Two fundamental shifts are taking place today in the world of work. The first is that work is no longer a place. The second is that the human experience just got a lot more digital with absolutely every aspect of our life.
Both shifts are underway and while we expect more people to return to some office-type working arrangement, it will not be like it was. Quite literally millions of workers who can now work from anywhere will choose to do so. This will fundamentally change the ways we get work done, including how we structure teams, and team meetings, deliver high fives in the hallways, and how we collaborate and develop relationships at both work and home.
One other fundamental aspect to consider is whether your current organization is structured in a way that enables it to provide the necessary employee experience mixed with the speed and innovation it needs to compete in the post-pandemic scramble for market share.
Before COVID struck, we all began noticing a shift of the traditional hierarchies that have long served as the model for corporate life. The reason this was happening centered around trying to put decision makers closer to the customer instead of all major decisions coming from corporate headquarters. That need was driven by the often slow and expensive nature of hierarchical organizations facing faster and more agile disruptors who could easily outmaneuver them.
How We Became So Top Heavy
How an organization is structured plays a vital role in how it ultimately performs. Alfred D. Chandler, Jr., a highly regarded Harvard Business School professor, wrote about management structures of modern corporations for most of his life. In 1977, he explained how major corporations like General Motors, Sears, Dupont and Standard Oil were able to change their structures to meet the ever-changing demands of technology and consumer behavior, while working to remain relevant by supplying high-value solutions to customers. Does any of that sound familiar to the challenges we face today?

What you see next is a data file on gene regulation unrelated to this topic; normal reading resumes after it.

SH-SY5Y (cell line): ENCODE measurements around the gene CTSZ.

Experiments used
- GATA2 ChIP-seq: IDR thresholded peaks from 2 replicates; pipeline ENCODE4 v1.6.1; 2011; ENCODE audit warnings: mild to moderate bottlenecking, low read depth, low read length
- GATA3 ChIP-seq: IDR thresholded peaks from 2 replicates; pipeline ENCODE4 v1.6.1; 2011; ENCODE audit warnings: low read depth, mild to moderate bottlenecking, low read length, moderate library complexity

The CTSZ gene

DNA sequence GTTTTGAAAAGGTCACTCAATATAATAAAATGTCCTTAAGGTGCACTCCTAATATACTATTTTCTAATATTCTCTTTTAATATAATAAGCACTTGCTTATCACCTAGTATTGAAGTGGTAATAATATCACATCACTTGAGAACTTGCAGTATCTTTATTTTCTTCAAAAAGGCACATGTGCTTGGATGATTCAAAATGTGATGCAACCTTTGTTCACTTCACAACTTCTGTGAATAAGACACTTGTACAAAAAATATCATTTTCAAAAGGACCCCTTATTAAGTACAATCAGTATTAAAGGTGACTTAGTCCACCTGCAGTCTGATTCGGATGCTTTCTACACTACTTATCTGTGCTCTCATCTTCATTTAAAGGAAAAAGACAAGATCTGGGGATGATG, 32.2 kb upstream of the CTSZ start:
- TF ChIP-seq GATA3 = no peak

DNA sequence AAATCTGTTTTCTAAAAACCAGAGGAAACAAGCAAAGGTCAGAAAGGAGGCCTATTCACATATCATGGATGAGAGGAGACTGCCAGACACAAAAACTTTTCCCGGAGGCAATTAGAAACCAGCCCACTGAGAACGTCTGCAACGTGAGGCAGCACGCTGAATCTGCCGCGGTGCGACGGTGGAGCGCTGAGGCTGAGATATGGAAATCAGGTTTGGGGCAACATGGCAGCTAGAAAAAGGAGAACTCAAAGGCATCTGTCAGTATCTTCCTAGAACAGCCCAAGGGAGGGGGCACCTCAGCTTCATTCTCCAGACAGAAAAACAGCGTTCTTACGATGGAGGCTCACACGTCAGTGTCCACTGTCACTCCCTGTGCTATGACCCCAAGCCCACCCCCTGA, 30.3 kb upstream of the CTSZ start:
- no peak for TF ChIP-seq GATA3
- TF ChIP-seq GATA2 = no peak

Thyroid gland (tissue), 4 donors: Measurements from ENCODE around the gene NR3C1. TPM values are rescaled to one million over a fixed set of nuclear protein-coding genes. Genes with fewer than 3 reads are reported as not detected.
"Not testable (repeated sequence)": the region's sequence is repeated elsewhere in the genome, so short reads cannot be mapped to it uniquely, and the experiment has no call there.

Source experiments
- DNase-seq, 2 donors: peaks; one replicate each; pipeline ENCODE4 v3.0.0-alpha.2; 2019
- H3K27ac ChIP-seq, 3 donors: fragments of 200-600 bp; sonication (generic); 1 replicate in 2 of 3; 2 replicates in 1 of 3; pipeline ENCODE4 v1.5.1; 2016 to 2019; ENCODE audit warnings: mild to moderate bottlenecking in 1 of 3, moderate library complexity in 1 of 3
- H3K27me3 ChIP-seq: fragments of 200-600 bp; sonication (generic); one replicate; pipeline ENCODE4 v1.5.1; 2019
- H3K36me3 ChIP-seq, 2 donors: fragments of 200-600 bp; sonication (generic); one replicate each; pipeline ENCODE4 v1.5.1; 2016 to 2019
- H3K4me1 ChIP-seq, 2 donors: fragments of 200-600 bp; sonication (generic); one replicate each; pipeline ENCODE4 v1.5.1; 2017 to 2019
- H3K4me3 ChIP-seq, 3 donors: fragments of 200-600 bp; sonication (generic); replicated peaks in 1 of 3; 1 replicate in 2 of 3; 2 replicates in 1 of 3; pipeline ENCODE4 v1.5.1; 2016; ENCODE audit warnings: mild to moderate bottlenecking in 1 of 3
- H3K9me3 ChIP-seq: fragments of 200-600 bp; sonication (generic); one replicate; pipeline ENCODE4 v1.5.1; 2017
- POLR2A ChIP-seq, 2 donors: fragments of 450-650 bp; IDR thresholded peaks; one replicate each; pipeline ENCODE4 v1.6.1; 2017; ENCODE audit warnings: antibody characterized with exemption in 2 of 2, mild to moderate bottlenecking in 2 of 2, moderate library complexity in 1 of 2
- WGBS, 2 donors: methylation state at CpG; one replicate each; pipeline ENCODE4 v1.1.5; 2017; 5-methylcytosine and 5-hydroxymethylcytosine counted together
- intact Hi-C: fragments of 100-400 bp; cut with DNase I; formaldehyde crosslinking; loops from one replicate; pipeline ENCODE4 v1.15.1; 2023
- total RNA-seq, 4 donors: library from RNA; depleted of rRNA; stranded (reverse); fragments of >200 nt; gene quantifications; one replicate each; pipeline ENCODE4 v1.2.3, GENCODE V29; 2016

Chandler added significant insight to how organizational structure worked and coined the phrase “structure follows strategy.” The mantra has been used for decades to help shape both structure and strategy. His point was that how you organize the work of your company must be inherently linked to your overall strategy. Does this mean that you need to modify your structure every time your strategy changes?
All of this also invites another question: How did we end up with many organizations being structured as hierarchical top-down companies in the first place? We can thank railroads for that contribution. What happened in many cases is that when the moment came to set up an organizational structure, founders or leaders defaulted to a structure that was based on railroads in the 1800s. So yes, many of our current organizational structures were decided by people well over a 170 years ago.
Railroads were the first and most successful “big corporations” in the United States. They were viewed as the embodiment of success. They offered people the promise of a better future with good pay, growth and many new opportunities. They generated an entire industry that was highly influential and successful. While railroads made a lot of money, brought important items to new markets, employed thousands of people, and forged a western new frontier, they also hold the distinction of having one of the biggest impacts on how organizations are structured and managed.
A Scottish-born American leader named Daniel McCallum worked at the New York and Erie Railroad in the mid-1850s and was trying to figure out how to structure the organization given the incredible growth and demand they were facing as well as its behemoth size which literally covered thousands of miles. The solution was a very organized hierarchy that went on to become the adopted ways new organizations were structured.